Step by step instructions on how to troubleshoot automotive clicking sounds. This article pertains to all non-electric vehicles.

Difficulty Scale: 4 of 10

Tools and Supplies Needed

  • Flashlight
  • Socket set
  • Wrench set
  • Screw driver set
  • Protective eye wear and gloves

Begin with the car on level ground, engine "OFF" in park with emergency brake "ON".

Step 1
- With ignition key "OFF" spin the radiator fan blade by hand, it should freewheel or have little resistance. Next, make sure the fan blade is not contacting the fan shroud, if so re-position the fan motor to allow more clearance and recheck operation.

Step 2
- Lug nuts are used to fasten the tire to the axle. If these lug nuts become loose they can make a clicking noise while the car is being driven. To check for this condition use a lug wrench equipped with the correct size and re-tighten as needed. (Note: If lug nuts have been loose for an extended amount of time, damage to the rim or wheel stud can occur. Its recommended that the lug nuts are tightened to a specific manufacturer torque specification.

Step 3 - An engine depends on clean engine oil to lubricate the internal moving parts, if the engine oil level is low or the oil is dirty it can cause internal engine parts to malfunction. Visit - Abnormal engine noises.

Step 4
- The brake caliper holds brake pads that are applied to the brake rotor. If the caliper becomes loose or if the brake pads are not fitted properly they will make a clicking noise. To check for this condition inspect the brake caliper mounting bolts and brake pad mounting. The brake pads should not move vertically. If so the brake pad shims could have fallen out or the wrong brake pads are installed. Visit - Brake pad replacement

Step 5 - The heater and air conditioning system use a electronic control motor that moves air blend doors inside the heater plenum. These doors are used to control the airflow to various positions such as defrost, mid-level and floor positions. Blend doors also control the air temperature as it changes from heater to air conditioner mode. When blend door actuators fail they will make a clicking noise that is like a small machine gun. Depending on the condition of the malfunction the actuator can produce clicking noise for the duration that the ignition key is in the "ON" position, while other malfunctions will be produced for a short duration.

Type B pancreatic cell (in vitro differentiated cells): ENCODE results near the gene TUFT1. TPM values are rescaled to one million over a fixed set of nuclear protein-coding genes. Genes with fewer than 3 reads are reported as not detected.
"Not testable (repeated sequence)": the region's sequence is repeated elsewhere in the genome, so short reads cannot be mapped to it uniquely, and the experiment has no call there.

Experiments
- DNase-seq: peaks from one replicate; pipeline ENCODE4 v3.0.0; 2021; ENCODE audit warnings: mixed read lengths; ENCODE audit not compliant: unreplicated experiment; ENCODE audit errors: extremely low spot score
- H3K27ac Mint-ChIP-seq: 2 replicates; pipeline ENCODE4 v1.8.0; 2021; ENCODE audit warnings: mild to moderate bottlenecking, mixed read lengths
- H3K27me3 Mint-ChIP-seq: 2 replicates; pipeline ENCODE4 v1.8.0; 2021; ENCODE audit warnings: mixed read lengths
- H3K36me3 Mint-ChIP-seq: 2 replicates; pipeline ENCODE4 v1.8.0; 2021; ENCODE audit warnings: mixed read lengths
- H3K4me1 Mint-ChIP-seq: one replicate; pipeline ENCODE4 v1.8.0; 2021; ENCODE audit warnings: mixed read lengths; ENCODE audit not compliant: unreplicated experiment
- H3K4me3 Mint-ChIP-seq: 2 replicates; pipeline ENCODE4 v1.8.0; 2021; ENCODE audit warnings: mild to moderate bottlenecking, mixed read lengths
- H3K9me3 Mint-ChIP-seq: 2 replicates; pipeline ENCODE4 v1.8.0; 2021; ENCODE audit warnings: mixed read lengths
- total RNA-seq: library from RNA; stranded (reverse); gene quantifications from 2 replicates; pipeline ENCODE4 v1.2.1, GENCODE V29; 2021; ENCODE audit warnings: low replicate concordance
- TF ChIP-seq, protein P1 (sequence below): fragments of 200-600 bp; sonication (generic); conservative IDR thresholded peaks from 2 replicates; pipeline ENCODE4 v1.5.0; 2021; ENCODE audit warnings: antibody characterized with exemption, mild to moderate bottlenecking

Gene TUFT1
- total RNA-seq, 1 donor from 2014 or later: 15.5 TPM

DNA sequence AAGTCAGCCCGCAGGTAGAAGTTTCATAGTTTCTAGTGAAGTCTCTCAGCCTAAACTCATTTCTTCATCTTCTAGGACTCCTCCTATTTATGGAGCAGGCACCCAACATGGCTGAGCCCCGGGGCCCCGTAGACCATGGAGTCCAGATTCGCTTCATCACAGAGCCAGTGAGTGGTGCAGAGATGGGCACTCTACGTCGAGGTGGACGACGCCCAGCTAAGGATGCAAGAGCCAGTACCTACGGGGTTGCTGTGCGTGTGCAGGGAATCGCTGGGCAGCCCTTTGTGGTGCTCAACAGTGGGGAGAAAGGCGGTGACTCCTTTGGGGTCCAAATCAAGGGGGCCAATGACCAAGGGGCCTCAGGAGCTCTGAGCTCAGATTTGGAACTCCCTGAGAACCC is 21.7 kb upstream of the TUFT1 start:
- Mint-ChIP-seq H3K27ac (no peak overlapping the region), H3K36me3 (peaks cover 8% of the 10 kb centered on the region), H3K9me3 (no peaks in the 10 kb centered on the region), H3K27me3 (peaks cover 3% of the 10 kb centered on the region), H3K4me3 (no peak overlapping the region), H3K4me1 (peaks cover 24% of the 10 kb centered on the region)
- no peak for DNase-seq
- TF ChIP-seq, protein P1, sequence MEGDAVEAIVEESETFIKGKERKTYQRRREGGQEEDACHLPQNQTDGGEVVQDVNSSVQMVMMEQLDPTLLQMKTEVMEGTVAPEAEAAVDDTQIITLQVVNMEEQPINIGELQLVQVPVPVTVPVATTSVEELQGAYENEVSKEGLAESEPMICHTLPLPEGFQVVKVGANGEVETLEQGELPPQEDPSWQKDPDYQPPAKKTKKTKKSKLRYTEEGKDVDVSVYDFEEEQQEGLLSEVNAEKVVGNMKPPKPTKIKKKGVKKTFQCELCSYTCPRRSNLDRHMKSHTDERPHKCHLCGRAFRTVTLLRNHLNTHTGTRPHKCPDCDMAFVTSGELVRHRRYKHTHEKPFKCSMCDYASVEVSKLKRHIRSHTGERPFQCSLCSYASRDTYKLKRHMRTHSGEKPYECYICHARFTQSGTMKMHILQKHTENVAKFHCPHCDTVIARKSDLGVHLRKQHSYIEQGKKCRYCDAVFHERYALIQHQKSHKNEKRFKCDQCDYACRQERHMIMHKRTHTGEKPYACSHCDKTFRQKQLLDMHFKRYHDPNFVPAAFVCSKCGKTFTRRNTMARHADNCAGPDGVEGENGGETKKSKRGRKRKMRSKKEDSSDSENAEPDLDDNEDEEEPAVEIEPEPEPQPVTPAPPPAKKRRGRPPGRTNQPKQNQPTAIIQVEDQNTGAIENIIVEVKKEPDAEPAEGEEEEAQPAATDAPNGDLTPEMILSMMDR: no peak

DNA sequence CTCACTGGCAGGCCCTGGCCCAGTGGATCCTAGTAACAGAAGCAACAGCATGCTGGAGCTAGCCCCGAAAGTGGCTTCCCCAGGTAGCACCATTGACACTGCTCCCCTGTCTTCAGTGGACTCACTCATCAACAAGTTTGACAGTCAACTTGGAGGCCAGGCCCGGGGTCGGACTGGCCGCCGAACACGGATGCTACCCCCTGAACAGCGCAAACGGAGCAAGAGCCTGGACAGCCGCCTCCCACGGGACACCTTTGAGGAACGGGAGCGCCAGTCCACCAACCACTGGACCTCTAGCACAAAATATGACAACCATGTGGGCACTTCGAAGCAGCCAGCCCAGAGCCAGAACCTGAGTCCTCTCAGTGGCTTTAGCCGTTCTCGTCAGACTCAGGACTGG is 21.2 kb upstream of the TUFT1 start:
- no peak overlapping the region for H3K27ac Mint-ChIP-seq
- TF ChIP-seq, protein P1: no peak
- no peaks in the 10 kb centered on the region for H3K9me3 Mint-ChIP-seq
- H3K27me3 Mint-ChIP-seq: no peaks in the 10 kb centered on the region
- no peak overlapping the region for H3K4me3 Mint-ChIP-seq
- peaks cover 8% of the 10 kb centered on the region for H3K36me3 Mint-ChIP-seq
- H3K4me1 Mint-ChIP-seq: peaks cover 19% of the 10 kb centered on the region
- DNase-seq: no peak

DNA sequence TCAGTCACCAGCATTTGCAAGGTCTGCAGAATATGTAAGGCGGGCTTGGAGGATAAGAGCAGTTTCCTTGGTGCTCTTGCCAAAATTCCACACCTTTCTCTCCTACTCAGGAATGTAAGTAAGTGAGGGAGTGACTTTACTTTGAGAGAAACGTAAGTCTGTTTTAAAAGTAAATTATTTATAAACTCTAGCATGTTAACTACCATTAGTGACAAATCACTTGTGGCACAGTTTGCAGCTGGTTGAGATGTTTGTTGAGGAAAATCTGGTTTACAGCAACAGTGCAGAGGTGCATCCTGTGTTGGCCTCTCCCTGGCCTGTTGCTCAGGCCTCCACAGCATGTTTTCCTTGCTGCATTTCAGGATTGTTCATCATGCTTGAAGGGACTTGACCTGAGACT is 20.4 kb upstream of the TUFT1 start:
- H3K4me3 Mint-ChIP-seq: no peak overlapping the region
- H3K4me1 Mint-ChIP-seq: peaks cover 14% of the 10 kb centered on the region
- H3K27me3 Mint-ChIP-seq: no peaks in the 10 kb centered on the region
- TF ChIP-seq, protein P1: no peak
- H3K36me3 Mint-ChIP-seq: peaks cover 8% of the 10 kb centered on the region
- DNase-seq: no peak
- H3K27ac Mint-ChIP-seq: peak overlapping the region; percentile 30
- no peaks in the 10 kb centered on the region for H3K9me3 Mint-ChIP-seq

Step 6
- The vehicles air conditioner can make clicking or ticking noise if the refrigerant is low. This is because the pressure switch that controls the compressor keeps the compressor cycling. Visit - Air conditioner recharge

Step 7 - A vehicle sway bar is designed to stop the car from rolling (leaning) when driven into a corner. This bar is attached to the frame on each side and connected to each suspension control arm using links. To inspect sway bar bushings for wear, check the "play" in the link insulators.

Step 8 - Struts are designed with hydraulic dampening valves that can fail causing a clicking noise. If strut oil is leaking the shaft seal has failed and will cause a rattle or clicking noise. To test for this condition disassemble strut assembly and check for excessive strut movement, if strut is easily moved (low resistance) replacement is needed. Visit - Strut and shock inspection.